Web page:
"evidence". For folks who have "been around", I believe it is just accepted
    that we remember that ntpdate has serious flaws and nobody wants to fix it,
    especially now that ntpd has most of the needed functionality and sntp has
    the rest. The only thing left before we "pull the trigger" is to finish
    sntp and perhaps write a script called ntpdate to drop in for folks who just
    don't care to make a more conscious choice.

    At one time, ntpd and ntpdate contained duplicate code. If ntpdate was
    given a single hostname, it sent the packet, got the response, and set the
    time. If it was given more than one hostname it sent the request to each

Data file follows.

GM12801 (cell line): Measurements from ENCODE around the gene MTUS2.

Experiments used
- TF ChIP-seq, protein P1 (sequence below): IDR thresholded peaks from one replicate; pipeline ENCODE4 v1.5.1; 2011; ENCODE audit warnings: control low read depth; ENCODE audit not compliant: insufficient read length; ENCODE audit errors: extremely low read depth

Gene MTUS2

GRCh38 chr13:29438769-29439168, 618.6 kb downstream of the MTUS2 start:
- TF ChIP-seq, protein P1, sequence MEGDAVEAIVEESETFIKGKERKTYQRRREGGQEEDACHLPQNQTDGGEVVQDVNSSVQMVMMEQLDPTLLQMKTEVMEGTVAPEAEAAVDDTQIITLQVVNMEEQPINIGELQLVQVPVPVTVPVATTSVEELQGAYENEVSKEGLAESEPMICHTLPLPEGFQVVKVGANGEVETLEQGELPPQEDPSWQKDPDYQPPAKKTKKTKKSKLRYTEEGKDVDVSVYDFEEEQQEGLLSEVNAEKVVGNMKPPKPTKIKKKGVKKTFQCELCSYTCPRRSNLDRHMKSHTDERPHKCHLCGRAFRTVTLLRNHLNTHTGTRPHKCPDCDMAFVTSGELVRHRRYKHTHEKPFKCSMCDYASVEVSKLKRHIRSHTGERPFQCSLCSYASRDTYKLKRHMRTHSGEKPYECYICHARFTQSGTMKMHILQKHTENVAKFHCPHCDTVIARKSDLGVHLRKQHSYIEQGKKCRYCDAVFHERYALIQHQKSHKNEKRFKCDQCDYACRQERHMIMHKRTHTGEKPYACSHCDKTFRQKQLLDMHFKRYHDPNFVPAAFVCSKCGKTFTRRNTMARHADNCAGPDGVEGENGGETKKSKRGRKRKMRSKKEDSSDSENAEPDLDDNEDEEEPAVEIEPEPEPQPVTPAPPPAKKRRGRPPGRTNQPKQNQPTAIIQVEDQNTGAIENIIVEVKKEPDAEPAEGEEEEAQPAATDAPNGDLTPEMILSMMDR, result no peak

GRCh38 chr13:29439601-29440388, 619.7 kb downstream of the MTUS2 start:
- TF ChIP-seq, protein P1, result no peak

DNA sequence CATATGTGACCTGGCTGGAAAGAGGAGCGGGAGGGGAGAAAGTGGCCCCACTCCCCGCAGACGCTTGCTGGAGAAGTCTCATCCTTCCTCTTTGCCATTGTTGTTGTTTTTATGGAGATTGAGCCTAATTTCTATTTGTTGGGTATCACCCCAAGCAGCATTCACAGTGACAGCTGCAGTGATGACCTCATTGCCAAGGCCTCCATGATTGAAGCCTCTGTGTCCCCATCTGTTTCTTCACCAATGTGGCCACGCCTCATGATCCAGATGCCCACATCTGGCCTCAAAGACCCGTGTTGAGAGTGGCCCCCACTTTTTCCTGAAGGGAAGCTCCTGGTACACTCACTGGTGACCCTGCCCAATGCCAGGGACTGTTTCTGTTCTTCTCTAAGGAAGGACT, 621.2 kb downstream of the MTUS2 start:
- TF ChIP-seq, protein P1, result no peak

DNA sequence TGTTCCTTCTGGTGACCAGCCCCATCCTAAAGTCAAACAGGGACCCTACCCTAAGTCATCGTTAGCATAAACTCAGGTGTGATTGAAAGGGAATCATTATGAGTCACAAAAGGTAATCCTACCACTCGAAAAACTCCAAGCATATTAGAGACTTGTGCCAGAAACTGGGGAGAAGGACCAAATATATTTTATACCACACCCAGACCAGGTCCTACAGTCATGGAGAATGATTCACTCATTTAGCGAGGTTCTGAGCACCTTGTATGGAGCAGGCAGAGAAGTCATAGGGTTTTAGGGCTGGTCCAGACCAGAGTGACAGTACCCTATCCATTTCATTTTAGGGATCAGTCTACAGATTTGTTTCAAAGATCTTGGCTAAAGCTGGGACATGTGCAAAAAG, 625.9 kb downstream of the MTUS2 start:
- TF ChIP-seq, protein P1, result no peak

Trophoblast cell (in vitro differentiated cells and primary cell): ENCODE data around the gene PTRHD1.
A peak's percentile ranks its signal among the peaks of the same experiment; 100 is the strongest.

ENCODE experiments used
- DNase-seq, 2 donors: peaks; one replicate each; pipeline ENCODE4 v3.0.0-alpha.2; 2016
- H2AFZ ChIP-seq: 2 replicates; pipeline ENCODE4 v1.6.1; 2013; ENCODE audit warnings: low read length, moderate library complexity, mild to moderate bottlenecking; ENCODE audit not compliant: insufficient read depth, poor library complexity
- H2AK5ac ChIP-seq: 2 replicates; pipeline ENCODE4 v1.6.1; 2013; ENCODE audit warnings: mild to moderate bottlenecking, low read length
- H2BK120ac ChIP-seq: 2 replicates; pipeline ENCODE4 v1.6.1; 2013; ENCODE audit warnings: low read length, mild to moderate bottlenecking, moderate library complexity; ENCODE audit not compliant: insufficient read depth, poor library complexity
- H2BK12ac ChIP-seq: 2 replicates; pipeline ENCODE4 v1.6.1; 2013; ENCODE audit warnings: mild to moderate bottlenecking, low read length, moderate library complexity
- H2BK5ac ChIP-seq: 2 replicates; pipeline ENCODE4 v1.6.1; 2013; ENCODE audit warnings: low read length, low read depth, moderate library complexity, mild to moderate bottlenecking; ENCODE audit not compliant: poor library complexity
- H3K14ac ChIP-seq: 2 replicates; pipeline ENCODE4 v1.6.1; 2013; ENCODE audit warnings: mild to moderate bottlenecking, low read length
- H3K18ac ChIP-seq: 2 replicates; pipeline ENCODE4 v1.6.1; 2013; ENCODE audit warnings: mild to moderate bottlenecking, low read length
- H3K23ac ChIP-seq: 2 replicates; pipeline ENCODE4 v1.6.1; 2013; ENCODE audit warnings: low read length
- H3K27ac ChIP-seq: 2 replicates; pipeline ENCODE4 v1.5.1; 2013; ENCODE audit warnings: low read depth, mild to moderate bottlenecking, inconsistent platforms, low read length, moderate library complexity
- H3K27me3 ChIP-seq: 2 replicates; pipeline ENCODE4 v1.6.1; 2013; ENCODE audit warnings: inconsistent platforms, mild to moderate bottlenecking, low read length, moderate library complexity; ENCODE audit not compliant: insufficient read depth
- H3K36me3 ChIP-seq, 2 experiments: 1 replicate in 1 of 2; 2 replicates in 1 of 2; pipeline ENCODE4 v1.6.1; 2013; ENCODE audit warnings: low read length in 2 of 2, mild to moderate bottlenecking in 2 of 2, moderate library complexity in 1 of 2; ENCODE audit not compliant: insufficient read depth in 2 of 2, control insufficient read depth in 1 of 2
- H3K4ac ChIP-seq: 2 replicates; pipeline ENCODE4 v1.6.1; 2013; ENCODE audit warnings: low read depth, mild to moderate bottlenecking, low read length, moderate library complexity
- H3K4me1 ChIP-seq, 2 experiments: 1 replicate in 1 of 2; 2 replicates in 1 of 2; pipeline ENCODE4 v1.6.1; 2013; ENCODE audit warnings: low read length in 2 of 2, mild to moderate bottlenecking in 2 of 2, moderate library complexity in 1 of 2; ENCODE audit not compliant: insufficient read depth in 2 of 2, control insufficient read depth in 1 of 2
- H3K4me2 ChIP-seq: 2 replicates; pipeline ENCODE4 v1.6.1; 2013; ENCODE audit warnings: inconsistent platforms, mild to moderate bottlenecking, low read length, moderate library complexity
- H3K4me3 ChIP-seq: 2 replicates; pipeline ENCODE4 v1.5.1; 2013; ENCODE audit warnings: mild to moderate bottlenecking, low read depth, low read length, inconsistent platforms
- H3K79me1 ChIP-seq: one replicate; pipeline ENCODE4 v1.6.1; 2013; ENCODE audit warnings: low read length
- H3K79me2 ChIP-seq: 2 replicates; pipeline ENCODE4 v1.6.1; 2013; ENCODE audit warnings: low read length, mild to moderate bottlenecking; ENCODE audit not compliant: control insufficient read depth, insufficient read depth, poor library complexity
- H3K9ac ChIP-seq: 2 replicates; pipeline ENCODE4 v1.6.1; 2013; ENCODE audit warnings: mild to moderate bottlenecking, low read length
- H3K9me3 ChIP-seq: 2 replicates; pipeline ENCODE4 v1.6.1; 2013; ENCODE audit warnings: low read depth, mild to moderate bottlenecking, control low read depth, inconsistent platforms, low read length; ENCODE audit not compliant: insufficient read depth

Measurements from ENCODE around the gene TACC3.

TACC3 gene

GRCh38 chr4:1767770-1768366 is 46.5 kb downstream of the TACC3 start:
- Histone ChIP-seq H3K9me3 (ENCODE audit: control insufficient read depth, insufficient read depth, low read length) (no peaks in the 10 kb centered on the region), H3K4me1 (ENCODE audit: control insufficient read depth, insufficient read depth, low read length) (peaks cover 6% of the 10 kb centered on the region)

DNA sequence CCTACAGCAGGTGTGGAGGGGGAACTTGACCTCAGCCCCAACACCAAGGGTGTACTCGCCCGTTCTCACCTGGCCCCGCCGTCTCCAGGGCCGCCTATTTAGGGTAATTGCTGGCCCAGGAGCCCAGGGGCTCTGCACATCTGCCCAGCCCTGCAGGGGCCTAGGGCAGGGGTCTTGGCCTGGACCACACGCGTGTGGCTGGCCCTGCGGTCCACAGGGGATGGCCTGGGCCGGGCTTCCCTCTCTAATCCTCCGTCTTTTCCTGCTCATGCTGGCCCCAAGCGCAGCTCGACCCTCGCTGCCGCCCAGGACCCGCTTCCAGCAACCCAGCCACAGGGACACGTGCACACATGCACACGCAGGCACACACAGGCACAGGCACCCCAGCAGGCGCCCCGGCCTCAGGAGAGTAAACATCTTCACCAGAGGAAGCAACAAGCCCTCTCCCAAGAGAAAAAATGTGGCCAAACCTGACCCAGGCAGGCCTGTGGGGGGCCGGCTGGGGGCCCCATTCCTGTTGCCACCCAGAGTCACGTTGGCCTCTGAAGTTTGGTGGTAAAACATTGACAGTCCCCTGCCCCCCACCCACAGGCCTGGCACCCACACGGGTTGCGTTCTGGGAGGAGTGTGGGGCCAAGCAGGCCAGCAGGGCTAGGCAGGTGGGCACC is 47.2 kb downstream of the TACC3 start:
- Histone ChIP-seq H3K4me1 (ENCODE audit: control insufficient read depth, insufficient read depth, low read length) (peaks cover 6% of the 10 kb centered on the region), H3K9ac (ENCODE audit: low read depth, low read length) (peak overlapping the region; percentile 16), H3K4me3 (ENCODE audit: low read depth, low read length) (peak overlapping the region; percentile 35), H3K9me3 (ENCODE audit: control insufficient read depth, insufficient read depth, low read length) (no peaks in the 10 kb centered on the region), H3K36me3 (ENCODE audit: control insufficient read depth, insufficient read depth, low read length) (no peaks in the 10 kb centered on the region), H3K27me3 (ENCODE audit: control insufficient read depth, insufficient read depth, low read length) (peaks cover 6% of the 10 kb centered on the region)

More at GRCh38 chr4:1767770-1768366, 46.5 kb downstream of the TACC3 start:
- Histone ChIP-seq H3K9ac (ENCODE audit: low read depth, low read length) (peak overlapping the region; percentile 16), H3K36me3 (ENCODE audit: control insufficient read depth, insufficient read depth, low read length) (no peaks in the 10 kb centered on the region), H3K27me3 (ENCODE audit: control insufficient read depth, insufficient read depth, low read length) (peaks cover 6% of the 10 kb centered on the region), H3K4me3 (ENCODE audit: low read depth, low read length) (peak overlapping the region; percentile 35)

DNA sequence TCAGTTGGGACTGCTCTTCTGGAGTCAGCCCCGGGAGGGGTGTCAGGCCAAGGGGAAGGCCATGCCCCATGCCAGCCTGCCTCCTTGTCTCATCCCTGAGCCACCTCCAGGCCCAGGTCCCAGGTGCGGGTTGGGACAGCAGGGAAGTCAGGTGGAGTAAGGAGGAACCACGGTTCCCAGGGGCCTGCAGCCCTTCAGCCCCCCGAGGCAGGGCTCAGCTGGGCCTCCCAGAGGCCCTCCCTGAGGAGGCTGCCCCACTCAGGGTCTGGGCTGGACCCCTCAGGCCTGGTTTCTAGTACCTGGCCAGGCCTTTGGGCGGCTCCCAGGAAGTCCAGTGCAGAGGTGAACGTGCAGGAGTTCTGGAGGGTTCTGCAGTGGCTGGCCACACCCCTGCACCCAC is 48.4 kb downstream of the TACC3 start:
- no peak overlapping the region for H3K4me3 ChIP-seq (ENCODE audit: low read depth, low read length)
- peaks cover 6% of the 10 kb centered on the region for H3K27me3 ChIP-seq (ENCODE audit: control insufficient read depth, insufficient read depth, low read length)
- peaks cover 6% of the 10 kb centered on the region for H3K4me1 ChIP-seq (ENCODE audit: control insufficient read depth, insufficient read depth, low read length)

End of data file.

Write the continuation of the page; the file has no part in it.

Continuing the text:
host and originally ran the same algorithms as ntpd to set the time from the
    "best" choice.

    Over the years, many bugs were found and many improvements were made to
    the selection algorithms and even the time-setting code in ntpd that were
    *not* made to ntpdate.

    It also became clear that there were at least two populations who used
    ntpdate, and they had conflicting goals.

    One wanted the time set ASAP, with "less" consideration for the quality of
    the time.

    The other wanted the time set *well*, with "less" consideration for the
    speed with which that was done.

    Each of these groups wanted to do this before ntpd, because in most cases
    they wanted to start ntpd after the time was set (because we didn't have
    enough knobs to offer the variety of policy choices users wanted in ntpd
    alone).

    The best solution to this mess was to deprecate ntpdate, once there was a
    way to provide all of the intended *and assumed* functionality of ntpdate by
    some other way.

    The first set was removing the need to set the time with ntpdate before
    starting ntpd. The solution to this problem is -g, and perhaps calling